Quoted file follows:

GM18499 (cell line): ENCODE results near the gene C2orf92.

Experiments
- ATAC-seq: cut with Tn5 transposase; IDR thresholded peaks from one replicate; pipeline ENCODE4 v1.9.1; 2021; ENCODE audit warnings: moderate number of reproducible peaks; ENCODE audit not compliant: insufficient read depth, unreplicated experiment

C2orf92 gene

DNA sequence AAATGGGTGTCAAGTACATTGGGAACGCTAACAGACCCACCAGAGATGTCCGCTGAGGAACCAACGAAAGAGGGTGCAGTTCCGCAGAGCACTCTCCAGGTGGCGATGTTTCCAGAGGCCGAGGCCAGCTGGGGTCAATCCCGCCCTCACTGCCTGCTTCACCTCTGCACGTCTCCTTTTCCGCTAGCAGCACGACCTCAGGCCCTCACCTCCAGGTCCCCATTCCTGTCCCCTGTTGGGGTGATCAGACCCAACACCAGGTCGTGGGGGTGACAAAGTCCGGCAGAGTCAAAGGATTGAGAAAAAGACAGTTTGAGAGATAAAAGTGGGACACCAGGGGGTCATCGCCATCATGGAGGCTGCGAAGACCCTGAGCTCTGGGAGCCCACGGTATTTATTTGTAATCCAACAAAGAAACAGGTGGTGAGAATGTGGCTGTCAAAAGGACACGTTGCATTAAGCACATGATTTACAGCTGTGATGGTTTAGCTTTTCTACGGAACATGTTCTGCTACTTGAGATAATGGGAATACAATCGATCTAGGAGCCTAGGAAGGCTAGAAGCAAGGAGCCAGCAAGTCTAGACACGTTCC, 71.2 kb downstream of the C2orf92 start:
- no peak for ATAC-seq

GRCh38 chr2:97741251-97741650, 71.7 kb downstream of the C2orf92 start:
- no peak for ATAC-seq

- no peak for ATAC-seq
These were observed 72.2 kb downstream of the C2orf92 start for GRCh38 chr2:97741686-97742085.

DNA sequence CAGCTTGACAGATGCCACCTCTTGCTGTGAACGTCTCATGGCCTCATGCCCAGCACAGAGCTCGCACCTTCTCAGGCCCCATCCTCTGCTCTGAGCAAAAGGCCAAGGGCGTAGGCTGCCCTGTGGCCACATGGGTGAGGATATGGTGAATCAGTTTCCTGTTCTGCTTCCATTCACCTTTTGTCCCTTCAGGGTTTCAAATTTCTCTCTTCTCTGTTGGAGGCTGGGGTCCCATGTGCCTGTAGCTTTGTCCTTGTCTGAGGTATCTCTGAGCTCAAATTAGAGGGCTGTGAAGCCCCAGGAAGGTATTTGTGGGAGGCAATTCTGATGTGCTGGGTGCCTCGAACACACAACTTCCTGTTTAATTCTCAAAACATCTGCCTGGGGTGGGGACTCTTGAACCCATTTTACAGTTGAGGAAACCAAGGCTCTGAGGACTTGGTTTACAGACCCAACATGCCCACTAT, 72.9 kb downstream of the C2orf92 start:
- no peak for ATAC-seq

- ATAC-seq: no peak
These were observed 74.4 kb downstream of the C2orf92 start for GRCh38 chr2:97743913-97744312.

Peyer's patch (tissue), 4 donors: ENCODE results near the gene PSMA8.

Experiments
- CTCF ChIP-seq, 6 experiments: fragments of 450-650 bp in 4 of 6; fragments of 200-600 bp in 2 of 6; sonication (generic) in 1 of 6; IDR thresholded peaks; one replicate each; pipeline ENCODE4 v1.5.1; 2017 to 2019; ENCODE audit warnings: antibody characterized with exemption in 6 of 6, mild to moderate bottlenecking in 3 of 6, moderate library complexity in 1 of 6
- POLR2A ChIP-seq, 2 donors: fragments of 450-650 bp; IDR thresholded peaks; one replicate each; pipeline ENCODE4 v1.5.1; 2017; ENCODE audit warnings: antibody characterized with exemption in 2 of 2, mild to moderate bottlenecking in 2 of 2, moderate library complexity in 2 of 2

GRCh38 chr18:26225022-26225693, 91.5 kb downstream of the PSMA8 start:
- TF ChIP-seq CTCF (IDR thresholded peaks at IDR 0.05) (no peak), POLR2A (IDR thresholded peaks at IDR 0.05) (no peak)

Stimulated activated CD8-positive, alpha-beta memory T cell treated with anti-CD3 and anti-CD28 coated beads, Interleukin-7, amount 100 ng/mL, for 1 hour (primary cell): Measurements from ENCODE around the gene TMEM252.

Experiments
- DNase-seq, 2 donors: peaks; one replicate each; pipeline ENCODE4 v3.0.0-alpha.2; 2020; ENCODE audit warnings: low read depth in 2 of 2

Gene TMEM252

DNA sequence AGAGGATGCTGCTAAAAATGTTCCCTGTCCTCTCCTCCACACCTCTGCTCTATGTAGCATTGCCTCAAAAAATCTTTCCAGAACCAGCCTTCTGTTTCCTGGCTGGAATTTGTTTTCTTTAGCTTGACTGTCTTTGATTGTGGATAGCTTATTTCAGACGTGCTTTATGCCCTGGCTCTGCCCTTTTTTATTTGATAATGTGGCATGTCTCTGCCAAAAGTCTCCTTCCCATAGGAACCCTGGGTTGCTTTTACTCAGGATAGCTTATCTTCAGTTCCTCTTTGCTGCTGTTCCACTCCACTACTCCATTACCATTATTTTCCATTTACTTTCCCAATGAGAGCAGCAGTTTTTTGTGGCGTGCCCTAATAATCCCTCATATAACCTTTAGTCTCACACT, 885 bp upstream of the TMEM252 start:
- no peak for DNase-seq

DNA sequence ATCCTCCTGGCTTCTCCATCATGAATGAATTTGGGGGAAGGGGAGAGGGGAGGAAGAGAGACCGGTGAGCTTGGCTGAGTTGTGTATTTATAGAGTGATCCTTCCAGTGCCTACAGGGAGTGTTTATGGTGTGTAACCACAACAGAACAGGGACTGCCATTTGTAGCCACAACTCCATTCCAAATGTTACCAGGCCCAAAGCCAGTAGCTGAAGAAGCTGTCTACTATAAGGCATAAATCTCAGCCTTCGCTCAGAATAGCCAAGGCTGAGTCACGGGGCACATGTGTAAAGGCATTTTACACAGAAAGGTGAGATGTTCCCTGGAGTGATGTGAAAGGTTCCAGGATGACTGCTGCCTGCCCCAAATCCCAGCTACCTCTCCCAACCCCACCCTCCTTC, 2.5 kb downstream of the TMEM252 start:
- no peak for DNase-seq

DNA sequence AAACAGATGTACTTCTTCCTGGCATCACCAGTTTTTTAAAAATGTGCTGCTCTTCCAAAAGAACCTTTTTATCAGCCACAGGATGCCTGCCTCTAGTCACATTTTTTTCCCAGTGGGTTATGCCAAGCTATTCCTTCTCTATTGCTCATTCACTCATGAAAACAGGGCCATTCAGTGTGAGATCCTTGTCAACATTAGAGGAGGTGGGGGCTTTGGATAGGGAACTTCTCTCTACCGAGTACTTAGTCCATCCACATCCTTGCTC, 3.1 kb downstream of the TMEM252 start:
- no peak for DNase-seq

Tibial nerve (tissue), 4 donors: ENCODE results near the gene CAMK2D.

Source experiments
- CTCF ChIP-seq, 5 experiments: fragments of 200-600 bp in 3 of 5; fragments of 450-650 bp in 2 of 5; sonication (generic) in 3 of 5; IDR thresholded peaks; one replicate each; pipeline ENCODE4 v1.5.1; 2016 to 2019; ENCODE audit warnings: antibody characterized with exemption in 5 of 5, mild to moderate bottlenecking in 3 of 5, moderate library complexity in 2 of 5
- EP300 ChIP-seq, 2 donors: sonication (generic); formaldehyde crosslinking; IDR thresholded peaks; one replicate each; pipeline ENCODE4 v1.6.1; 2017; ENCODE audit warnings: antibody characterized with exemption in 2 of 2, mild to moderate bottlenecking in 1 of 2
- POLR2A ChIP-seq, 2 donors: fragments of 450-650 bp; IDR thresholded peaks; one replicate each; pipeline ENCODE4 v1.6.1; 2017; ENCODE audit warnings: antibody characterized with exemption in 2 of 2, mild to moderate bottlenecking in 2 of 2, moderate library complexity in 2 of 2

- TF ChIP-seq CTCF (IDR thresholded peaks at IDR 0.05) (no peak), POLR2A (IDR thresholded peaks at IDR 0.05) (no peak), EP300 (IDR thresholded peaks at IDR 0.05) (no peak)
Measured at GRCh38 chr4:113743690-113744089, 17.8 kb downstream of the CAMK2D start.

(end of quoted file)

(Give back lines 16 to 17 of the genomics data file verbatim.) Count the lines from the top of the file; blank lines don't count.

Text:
Experiments
- CTCF ChIP-seq, 6 experiments: fragments of 450-650 bp in 4 of 6; fragments of 200-600 bp in 2 of 6; sonication (generic) in 1 of 6; IDR thresholded peaks; one replicate each; pipeline ENCODE4 v1.5.1; 2017 to 2019; ENCODE audit warnings: antibody characterized with exemption in 6 of 6, mild to moderate bottlenecking in 3 of 6, moderate library complexity in 1 of 6